The Nyaka AIDS Orphans Project in the African nation of Uganda was in the spotlight Wednesday (January 30th) during a joint meeting of the White Pigeon Rotary Club and the White Pigeon Interact Club, the local manifestation of Rotary International’s service club for young people ages 12 to 18.
Jackson Kaguri, founder and executive director of the project, was the featured speaker for a presentation in the White Pigeon High School library.
Kaguri was born and raised in Uganda in the small village of Nyakagyezi. In 2001, he founded the project in response to the devastating effects of AIDS in his hometown. Since launching the project, Kaguri has also become an author. In his book, A School for My Village, he shares how he came to building the first school and the struggles he faced during the first few years.
During his presentation, Kaguri talked about his native country and shared highlights of the project and its work to better the lives of people in Uganda. He mentioned ‘social media’ and said, “Young people, you have the power to spread the word about issues you are concerned about.” And he added, “You all have the power to make a difference in other people’s lives – and don’t you let anybody tell you the contrary.” (Jackson Kaguri audio clip – :31)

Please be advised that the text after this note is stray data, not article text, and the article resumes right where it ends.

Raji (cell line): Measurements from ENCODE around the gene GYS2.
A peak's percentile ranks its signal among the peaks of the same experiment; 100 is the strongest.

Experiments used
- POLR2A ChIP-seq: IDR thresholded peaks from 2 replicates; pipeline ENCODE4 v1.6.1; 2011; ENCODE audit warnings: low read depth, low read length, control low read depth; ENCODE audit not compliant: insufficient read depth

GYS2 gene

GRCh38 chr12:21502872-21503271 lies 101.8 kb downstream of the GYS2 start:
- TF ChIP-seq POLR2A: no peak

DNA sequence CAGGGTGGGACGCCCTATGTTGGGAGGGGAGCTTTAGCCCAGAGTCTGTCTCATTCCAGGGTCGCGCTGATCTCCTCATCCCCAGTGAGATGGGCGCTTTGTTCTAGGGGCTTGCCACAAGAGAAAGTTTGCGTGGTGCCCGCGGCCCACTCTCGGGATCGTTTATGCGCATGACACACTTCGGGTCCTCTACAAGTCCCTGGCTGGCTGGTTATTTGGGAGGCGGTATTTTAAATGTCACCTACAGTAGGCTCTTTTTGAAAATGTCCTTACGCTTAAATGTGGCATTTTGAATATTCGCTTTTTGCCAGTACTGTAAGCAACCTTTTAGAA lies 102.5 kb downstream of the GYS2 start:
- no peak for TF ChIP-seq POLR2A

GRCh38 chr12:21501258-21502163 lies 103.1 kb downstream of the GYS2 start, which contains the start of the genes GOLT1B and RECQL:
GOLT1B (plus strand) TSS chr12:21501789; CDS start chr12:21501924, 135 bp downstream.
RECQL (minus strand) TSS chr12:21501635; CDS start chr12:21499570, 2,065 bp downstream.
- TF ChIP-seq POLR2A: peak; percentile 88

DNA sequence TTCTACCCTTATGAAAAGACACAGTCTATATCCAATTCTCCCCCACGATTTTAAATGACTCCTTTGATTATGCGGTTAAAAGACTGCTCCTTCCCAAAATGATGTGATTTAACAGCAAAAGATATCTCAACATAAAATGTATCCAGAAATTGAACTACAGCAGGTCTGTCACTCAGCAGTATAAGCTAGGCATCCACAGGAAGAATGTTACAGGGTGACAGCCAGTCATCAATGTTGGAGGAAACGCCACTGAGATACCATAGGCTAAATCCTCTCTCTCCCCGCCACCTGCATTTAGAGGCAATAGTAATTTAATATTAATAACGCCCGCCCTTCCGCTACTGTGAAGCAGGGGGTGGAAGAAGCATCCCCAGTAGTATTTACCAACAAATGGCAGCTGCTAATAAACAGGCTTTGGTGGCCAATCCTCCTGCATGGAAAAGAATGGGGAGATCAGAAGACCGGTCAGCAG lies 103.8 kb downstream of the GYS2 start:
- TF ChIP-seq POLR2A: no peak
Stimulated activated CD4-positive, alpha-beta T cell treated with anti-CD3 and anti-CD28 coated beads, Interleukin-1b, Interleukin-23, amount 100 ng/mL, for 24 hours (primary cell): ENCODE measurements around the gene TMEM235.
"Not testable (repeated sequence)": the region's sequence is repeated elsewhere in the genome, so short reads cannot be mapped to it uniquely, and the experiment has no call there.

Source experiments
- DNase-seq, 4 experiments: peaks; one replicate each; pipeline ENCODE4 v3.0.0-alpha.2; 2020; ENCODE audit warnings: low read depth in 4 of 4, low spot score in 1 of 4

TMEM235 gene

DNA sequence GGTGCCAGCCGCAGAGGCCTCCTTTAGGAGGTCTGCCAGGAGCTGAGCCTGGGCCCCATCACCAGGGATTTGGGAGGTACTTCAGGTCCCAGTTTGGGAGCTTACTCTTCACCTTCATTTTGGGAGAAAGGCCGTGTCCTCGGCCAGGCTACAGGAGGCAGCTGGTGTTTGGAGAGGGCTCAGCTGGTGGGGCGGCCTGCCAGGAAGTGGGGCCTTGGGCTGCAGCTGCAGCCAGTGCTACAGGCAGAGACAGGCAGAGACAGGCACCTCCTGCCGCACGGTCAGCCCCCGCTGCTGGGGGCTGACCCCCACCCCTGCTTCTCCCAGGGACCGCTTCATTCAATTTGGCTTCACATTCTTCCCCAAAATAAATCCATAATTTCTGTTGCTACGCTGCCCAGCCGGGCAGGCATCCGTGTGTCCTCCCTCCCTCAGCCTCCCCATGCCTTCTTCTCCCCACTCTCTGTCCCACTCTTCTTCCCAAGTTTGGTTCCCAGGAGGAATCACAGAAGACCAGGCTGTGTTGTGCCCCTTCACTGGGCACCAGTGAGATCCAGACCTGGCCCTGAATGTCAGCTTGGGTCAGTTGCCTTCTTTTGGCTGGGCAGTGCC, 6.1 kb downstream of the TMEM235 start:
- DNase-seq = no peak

Kaguri was named a ‘2012 CNN Hero’ and currently lives in East Lansing, Michigan. To learn more about him and his work, click on the following link to read his biography: Jackson Kaguri Biography. Further information is available on the project website at www.nyakaschool.org.
To access a report on the project from CNN, click here.
Kaguri was also slated to speak Wednesday evening at the White Pigeon Township Library.